Dustin Hoffman carries Rain Man almost entirely on the strength of his acting. Hoffman never slips with his facial expression or stiff body language in the way he portrays Raymond and he is exceptional in his delivery of the monotonous lines of the character. Indeed, Hoffman's true mastery comes in watching his eyes. As Raymond, he never hints at his intelligence or awareness and the ability to do that is truly extraordinary. Raymond is easy to empathize with because of how Hoffman represses his own emotions and expresses only Raymond's in the difficult way that he must. It is truly amazing to watch.

On DVD, Rain Man includes a single deleted scene (which answers how Raymond got the food before he ended up in the middle of an intersection) and the original theatrical trailer for the film. As well there is the original featurette for television and that is essentially an extended advertisement with interviews with the main cast. These are not extraordinary DVD bonus features for a winner of the Best Picture Oscar, but they are not bad.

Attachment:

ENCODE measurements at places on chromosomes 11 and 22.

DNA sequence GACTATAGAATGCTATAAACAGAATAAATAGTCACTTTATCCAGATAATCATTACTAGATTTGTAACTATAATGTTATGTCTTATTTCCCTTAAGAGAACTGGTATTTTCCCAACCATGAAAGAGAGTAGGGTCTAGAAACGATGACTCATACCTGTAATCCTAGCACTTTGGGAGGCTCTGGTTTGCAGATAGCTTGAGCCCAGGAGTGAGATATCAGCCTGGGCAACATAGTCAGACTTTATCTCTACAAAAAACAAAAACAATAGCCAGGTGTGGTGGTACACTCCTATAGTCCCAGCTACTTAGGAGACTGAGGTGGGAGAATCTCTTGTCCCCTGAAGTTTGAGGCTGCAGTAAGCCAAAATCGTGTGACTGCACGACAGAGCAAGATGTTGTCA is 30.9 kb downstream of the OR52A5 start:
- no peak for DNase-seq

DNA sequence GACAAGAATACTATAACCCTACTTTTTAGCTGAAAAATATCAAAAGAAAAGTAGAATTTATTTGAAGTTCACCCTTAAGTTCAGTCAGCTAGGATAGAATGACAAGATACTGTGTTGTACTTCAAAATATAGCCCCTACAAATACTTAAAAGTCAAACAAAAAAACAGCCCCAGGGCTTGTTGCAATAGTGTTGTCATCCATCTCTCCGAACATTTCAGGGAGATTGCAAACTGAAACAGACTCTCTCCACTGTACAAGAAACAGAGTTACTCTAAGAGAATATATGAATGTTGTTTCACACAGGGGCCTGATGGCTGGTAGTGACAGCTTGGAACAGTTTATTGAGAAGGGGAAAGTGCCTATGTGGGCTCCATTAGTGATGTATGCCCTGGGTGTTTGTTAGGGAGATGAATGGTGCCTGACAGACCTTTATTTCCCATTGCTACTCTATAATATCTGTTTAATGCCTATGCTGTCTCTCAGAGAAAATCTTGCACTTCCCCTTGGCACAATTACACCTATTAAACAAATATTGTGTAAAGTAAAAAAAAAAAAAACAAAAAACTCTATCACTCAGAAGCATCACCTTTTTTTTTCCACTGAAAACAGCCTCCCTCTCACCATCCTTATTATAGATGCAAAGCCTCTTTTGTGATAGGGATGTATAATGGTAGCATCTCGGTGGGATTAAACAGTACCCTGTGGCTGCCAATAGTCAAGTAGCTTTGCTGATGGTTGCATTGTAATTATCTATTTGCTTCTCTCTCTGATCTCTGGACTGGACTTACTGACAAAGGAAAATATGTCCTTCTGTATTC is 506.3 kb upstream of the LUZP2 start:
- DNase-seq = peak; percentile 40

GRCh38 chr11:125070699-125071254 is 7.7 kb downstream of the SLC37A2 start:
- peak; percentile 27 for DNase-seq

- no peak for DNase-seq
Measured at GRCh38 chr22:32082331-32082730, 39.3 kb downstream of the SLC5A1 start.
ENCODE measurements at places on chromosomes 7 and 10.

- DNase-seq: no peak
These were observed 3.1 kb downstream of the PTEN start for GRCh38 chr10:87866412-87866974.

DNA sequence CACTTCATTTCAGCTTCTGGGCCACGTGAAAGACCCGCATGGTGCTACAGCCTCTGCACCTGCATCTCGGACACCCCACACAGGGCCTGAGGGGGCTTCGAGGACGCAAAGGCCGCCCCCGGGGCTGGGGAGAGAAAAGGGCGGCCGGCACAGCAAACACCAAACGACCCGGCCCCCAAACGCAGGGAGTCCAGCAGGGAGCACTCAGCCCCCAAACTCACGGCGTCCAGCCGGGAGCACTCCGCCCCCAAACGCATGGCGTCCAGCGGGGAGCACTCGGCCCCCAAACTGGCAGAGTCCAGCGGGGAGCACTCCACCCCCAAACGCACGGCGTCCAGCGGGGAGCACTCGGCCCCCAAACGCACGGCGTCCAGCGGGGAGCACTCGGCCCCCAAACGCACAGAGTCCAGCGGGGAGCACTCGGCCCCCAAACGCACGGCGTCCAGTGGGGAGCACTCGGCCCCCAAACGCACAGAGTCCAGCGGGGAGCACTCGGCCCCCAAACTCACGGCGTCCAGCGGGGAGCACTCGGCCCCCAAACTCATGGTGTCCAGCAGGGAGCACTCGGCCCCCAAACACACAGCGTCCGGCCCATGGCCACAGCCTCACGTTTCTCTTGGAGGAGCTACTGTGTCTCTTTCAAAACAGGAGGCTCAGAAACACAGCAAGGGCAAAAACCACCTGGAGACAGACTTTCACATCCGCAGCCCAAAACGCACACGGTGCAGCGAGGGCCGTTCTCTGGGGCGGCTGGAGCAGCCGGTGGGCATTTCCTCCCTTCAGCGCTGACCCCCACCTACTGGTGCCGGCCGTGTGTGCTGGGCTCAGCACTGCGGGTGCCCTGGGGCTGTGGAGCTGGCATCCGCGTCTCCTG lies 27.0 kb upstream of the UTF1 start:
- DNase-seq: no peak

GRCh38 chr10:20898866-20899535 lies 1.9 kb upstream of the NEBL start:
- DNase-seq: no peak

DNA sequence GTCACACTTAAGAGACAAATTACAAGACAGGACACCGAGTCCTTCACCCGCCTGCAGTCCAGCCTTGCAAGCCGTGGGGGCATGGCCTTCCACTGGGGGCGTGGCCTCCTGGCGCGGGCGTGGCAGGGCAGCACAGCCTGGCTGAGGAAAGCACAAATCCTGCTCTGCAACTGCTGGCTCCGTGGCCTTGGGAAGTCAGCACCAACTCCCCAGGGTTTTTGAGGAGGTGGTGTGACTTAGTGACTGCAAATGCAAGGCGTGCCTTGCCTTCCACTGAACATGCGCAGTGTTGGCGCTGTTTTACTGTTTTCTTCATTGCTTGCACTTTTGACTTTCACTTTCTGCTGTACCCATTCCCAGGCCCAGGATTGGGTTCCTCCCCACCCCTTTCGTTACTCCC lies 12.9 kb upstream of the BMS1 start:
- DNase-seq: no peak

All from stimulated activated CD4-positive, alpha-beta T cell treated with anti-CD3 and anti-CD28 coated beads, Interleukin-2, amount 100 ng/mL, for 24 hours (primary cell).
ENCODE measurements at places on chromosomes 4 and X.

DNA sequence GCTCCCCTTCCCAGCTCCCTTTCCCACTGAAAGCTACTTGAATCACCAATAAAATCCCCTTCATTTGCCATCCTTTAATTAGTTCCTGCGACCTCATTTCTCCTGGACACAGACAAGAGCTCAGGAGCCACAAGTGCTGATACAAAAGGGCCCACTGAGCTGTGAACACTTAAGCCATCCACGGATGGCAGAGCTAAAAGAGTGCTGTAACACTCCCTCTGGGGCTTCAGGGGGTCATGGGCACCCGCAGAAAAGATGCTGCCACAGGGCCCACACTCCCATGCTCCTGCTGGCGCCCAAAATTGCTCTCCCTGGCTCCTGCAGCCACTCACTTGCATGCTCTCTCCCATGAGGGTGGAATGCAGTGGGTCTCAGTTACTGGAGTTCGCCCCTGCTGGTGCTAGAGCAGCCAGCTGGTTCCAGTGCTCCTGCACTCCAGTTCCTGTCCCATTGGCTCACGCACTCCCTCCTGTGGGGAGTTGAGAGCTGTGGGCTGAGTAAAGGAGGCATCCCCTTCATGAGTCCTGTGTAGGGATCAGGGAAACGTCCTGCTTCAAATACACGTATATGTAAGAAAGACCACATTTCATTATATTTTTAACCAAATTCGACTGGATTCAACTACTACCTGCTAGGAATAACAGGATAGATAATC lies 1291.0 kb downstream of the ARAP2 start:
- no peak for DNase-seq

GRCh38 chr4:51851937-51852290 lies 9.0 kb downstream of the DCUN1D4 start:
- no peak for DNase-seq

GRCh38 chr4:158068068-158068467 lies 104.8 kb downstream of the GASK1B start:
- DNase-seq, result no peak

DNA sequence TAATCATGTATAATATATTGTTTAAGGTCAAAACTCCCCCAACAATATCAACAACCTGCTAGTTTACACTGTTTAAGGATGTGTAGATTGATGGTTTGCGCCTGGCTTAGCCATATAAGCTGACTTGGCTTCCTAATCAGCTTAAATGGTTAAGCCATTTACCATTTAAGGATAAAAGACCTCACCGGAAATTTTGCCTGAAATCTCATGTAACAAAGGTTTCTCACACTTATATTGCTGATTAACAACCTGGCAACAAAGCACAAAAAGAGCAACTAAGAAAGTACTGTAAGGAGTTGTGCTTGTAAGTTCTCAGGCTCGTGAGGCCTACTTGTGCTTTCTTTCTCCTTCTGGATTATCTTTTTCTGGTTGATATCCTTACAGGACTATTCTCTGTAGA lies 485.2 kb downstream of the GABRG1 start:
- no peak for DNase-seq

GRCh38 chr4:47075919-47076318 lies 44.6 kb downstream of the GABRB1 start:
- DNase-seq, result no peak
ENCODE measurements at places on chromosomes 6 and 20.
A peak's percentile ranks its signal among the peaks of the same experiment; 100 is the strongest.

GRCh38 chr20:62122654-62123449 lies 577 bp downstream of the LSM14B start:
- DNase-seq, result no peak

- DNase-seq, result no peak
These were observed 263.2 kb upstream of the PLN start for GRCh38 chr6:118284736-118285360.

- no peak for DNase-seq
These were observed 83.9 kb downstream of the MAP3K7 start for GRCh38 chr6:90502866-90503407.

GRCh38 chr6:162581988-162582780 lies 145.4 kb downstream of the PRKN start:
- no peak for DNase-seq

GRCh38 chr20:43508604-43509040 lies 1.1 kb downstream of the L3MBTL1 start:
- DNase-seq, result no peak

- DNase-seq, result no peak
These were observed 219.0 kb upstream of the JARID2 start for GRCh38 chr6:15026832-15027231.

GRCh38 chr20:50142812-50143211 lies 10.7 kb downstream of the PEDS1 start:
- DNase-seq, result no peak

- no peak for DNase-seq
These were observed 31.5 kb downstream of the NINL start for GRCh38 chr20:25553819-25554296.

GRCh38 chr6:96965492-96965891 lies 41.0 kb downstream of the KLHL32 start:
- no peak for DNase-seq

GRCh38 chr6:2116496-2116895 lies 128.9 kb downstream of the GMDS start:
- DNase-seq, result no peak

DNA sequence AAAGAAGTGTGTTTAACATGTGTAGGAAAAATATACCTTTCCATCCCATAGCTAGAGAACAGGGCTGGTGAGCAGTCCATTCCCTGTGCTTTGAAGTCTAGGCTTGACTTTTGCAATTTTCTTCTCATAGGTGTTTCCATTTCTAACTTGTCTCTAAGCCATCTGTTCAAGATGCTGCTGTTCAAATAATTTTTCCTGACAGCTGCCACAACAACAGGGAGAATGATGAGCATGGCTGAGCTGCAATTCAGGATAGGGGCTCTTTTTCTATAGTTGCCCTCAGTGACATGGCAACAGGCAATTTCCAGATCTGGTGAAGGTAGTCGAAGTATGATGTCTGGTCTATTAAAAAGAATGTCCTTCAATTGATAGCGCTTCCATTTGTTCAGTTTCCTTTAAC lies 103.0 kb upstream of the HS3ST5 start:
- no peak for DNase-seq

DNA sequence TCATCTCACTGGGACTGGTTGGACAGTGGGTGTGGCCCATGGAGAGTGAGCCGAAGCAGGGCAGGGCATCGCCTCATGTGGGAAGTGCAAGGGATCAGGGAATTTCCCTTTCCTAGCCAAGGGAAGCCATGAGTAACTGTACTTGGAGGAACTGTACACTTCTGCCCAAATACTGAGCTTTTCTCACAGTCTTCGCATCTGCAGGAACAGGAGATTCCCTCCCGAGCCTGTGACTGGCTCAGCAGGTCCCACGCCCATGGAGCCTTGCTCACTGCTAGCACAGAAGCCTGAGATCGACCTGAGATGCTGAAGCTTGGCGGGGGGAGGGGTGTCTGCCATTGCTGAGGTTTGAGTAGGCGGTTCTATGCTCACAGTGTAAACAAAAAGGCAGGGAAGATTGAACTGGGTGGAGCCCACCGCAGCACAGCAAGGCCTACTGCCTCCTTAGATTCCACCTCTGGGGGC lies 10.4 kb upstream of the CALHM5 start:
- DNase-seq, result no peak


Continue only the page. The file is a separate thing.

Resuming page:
Fortunately, the source material is good enough to encourage the buy. Rain Man is a classic that works because the characters are so vivid and the journey is a worthwhile one, whenever we need to be reminded of how to treat our brothers.

[As a winner of the Best Picture Oscar, this film is part of W.L.'s Best Picture Project, available here! Please check it out!]

For other films featuring mental illness as a theme or with Tom Cruise as a star, please check out:
Shutter Island
Knight And Day


For other film reviews, please visit my index page by clicking here!

© 2011, 2009 W.L. Swarts. May not be reprinted without permission.